One broken ring lowers compression some, but not a lot, as there are two. The edges of the broken ring (now floating in the ring land instead of compressing against the cyl wall) scrape against the cylinder wall and produce the metal debris shown in your oil analysis. If you look in the spark plug hole with a flashlight, you should see vertical straight lines on the cylinder wall for this. These would be the scratches from the ring halves.

A stuck ring would likely show something like 60 on the compression test and account for the new blowby, but doesn't explain the new metal debris.

Larry
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Last edited by lr172 : 12-28-2019 at 10:02 PM.
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  #8  
Old 12-29-2019, 07:25 AM
kaweeka kaweeka is offline
 
Join Date: May 2011
Location: Roseville
Posts: 385
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Narrative from the oil analysis 20 hours ago in November:

"Compared to the engine's history, chrome and iron are a little high. There isn't so much metal we'd
sound any alarms just yet, but the up-trend in wear is something we'll keep an eye on. Maybe it's due to a
change in use (e.g. flight pattern, power settings) or just a temporary departure from the norm. Blow-by
increased as well, but it's not close to being out of line. Fuel is the only contamination, and a trace is mild
(nothing like the 1.3% we found back in the 03/27/18 sample). Check back at the next service for another
look at trends"

This is why I get analysis every oil change. It is a definite break from every other analysis since the engine was new. I appreciate the advice from everyone. What a great resource and even greater people. Thank you, sincerely!
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  #9  
Old 12-29-2019, 07:52 AM
BillL BillL is offline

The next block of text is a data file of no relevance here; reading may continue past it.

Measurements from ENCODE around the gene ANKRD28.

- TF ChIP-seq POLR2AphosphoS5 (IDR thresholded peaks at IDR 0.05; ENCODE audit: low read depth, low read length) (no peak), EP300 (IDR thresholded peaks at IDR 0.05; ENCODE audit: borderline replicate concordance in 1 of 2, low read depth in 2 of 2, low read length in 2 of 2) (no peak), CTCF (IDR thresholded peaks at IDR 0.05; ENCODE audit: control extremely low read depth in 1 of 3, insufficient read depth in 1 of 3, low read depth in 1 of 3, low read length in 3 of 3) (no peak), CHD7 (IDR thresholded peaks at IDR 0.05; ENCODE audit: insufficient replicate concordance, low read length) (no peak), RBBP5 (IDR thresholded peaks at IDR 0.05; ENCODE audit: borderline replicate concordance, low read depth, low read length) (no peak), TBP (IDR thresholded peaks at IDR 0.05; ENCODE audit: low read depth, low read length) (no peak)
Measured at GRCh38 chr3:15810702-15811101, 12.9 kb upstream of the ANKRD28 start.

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Location: Central IL
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Quote:
Originally Posted by kaweeka View Post
. . . I'm flying about 8,000 miles and away from home for 3 months.
David, I think I would do another leak check on that cylinder. And wiggle it with the prop at TDC to see if it settles better. If not with your comment, I would agree with you and pull it.

I would also do a bore scope if you have one.

Keep in mind that Vlad flew his 320 with a broken ring for more than a 100 hours (maybe a lot more) with a broken ring. He can tell you exactly how many and what the indications were in that period.

Also, the Voyager engine (around the world plane) had a broken top ring, and it had run over a 100 hours with zero indication of an issue. It was only taken down to modify the case for a CS prop after it broke the wood prop in testing. I was on hand for observation. Meaning: not the end of the world immediately if you have a broken ring. It will be a progressive thing.

On the surface, all of your listed indicators point to something, but it is usually the degree of each. How much did the chrome and iron shoot up in the oil sample? How much increase is the blow-by? Did you find any tiny particle increase of iron or aluminum in the oil filter. My filters now at 100 hrs are absolutely clean of metal flakes. If there is a corresponding, visual, note if metal in the filter, no doubts.
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  #10  
Old 12-29-2019, 08:59 AM
mahlon_r mahlon_r is offline
 
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So, if the cylinder is already to the point of un bolting it from the engine, why not just go ahead and do that. Check things visually and if nothing abnormal sticks out like a sore thumb, change the base o-ring and just slide it back on. Its not smart enough to know you took it off. Undoing and redoing the valve train components isn't that much of a big deal. If you see something amiss you got that covered and if not, you spent an extra 1 1/2 hours removing and reinstalling it and will sleep better at night know you saw nothin major wrong..
Just my thoughts...
Good Luck and Happy New Year,
Mahlon